“A couple of doors from Jimmy’s I give a buck to a pan-handler I know named Reuben. Reuben’s a homeless man, nearly blind, unemployable.”

Given the title of the novel, which makes a reference to sight and the murder which involves a man’s eyes being cut out, it could have been important…until I continued reading.

“A quirk of mine is that I leave the house every morning with ten singles. I give them out on the streets until they’re gone. My father used to do the same thing with five singles when we would visit New York together. He didn’t think it was a bed deal, and neither do I.”

It is a throwaway statement that screams “this is a poorly written novel.” I would like to think that if an editor or agent read that paragraph, the story would be rejected or at the very least, the editorial process would remove it. I mean, what purpose does it serve? For a while I considered that it might serve a more important purpose because otherwise, why was it there? It didn’t. I was disappointed.

The first couple of sentences establish that the narrator is charitable. He has handed out a dollar and more important has some awareness of who he is handing out the money to. As a reader, I am thinking this is a good guy involved in his community. But then I continue reading. The definite statement that “every morning” he leaves with ten singles and gives them out is rubbish. At no other point in the novel is he giving out money. Added to that, where does he get the singles, everyday? How many times have you left the house and not had any money? You’ve had to get money out, but it never comes in singles. To get singles you’d have to line up in the bank at least once or twice a week. Would you really line up and ask for $70 in singles? Probably not. If you were that committed to charity, you’d donate to a local charity on a regular basis and give out more than just singles. It’s inefficient.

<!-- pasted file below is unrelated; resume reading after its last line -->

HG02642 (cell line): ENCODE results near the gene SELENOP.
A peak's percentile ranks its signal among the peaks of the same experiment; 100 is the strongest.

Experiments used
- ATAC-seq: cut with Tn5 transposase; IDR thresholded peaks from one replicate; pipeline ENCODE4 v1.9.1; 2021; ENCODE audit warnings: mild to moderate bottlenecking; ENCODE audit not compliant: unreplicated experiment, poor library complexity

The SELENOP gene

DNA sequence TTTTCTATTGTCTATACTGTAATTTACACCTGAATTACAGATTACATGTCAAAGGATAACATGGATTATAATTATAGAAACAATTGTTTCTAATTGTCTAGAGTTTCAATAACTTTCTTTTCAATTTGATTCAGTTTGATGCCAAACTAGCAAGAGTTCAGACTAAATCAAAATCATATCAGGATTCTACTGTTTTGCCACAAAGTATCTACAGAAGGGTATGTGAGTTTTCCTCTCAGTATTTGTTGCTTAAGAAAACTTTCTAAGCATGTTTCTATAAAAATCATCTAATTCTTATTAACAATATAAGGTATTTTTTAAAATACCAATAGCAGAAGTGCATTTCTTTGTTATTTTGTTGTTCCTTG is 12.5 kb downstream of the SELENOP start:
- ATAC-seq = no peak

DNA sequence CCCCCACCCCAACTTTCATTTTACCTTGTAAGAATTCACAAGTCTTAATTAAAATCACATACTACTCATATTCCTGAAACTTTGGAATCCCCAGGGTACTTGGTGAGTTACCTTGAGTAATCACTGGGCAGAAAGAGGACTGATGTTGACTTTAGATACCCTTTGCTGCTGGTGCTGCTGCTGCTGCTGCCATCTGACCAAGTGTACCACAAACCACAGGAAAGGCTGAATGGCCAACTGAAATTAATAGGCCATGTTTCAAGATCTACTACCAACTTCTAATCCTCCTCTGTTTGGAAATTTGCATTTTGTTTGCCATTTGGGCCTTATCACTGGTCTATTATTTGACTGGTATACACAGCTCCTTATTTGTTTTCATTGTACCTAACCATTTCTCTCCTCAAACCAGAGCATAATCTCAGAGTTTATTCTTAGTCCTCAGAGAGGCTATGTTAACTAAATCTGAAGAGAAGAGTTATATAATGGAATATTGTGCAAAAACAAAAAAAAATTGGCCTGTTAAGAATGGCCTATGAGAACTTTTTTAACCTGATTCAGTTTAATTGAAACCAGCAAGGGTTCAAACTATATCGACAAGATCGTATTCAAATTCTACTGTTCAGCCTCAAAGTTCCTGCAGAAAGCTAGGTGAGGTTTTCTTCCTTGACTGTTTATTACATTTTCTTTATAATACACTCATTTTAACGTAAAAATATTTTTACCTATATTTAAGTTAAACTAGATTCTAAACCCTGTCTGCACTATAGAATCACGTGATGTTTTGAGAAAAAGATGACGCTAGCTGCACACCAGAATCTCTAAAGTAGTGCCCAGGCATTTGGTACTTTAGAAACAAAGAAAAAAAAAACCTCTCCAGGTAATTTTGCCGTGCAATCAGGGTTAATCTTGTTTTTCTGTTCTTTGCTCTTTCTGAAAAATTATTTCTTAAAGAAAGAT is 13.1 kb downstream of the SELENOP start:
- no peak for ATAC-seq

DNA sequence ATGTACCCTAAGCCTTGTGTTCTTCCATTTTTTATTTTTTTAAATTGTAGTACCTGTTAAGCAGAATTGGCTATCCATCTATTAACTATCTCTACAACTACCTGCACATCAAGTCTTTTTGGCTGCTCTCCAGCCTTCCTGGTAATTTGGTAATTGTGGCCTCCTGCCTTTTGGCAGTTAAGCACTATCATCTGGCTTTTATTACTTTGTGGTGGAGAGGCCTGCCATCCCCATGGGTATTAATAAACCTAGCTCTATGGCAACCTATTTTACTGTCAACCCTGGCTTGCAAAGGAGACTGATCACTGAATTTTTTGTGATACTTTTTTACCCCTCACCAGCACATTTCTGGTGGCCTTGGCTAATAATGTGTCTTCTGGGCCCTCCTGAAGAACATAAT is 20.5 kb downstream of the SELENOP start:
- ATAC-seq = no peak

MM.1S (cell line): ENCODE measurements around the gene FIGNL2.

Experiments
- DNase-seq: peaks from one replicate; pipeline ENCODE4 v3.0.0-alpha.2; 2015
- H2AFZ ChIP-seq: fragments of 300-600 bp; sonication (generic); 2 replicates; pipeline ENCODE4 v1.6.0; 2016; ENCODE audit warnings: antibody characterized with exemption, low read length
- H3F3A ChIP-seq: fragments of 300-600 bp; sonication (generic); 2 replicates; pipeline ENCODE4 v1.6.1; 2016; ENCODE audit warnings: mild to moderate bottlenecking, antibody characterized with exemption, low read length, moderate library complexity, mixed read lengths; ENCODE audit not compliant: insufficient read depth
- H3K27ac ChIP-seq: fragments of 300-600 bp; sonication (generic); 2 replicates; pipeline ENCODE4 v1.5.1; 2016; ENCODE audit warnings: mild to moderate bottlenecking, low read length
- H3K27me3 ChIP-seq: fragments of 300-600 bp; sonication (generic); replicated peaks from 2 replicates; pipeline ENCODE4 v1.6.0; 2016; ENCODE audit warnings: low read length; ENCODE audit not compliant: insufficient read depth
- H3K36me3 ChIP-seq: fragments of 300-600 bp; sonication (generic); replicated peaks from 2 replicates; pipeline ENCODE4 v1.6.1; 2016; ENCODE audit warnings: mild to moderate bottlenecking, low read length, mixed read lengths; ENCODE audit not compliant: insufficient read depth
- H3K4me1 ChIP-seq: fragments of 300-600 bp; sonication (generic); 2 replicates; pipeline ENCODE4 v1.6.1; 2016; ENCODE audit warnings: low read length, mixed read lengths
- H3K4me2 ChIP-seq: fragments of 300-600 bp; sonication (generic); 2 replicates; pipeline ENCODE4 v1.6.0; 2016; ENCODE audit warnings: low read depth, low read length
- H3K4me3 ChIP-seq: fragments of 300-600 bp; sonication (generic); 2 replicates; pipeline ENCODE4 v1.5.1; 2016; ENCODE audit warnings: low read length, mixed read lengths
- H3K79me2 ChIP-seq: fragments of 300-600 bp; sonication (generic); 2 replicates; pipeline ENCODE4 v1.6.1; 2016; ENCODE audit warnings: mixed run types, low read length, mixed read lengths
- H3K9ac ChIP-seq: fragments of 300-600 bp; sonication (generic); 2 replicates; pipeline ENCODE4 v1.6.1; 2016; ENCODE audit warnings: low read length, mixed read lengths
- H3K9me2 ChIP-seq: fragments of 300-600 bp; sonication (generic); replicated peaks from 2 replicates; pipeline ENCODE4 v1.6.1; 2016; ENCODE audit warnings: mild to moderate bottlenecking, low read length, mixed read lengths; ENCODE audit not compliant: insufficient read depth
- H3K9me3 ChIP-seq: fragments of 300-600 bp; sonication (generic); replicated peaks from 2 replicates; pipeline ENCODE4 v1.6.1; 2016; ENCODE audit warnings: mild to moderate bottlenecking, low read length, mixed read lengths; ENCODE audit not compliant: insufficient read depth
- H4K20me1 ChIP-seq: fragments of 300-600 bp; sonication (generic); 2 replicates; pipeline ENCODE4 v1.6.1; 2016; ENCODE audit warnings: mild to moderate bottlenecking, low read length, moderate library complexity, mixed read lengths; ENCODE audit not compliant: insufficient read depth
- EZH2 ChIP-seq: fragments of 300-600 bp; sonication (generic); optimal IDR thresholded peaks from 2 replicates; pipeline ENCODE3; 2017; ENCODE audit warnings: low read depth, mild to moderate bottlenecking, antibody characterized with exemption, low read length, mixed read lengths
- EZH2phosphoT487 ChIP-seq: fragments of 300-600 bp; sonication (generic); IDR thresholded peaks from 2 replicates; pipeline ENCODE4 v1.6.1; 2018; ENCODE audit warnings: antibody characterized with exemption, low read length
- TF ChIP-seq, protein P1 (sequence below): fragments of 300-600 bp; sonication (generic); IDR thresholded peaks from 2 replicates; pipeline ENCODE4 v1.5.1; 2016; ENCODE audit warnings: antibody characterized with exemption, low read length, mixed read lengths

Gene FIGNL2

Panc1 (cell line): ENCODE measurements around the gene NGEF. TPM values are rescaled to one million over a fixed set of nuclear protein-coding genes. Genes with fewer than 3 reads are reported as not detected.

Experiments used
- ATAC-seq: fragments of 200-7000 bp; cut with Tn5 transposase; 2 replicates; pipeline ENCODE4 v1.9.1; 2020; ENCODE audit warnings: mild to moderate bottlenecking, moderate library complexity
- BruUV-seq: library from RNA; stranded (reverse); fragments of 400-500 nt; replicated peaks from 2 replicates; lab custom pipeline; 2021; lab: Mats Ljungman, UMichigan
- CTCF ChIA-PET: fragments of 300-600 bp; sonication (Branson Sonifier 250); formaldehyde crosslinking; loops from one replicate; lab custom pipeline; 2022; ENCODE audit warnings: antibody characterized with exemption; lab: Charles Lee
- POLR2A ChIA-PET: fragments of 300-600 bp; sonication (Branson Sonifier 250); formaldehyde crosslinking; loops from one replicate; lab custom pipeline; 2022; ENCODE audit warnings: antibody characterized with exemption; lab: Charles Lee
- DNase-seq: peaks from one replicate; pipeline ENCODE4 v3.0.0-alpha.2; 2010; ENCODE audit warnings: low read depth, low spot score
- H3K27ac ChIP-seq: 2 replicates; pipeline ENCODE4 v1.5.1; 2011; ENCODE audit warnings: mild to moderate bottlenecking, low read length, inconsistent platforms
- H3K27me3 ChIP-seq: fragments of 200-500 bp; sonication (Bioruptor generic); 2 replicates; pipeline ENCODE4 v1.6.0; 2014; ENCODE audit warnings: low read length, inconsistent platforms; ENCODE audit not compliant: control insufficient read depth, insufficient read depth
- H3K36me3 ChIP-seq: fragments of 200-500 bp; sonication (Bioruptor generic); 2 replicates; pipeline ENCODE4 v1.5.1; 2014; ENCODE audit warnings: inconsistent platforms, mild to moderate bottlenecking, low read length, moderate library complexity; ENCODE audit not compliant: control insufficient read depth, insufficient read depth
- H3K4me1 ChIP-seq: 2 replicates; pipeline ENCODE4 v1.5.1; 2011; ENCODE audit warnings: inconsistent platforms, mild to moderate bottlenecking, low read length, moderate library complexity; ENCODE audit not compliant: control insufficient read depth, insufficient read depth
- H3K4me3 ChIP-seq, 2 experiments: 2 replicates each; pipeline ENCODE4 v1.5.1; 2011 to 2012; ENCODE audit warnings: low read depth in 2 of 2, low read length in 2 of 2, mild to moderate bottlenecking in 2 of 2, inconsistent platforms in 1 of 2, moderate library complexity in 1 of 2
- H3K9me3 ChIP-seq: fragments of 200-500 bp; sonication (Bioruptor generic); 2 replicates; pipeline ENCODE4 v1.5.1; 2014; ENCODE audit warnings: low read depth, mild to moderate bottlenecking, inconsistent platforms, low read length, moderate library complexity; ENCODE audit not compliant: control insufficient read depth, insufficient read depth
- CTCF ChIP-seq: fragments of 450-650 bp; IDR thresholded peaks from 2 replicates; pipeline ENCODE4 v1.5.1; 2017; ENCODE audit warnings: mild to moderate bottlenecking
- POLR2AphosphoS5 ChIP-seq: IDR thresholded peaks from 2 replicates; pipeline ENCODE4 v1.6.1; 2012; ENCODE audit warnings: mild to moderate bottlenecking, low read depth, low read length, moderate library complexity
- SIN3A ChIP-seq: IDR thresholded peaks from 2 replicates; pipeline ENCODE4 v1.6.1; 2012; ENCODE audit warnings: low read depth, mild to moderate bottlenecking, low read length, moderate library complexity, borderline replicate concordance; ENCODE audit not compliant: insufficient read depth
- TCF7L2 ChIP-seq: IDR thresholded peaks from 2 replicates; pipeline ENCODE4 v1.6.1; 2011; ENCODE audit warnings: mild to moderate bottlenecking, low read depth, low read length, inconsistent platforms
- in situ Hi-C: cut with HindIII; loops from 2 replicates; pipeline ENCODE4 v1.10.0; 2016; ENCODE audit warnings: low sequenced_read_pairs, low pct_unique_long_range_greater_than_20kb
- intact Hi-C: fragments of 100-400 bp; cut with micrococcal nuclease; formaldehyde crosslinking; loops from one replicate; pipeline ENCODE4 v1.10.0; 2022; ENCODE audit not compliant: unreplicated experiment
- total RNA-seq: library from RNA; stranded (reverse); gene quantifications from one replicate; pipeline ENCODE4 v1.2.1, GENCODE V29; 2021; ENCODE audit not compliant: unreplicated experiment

But there is more in the paragraph. There is the father issue. His dad did it and now he does it. Fine, the character has some important role for his father? Not at all. The father is a rarely mentioned two-dimensional character. So why is it important? It’s not.

In the final statement of the paragraph everything changes. The narrator tells us, “He didn’t think it was a bed deal, and neither do I.” On the contrary, if you didn’t think it was a big deal, you wouldn’t have mentioned it, so you do think it is a big deal and have said it is something you do everyday, which is rubbish. So I am finally left thinking that this narrator is not telling me everything. The initial attempt to present a charitable character has resulted in me questioning the narrator and everything he tells me. And what happens in the book? Is the narrator shown to be deceptively representing events? Is he in fact presenting a course of events that should be questioned? Is he the character that should be investigated? Is this a novel version of The Usual Suspects? Not at all. The paragraph just turns out to be part of a poorly written book.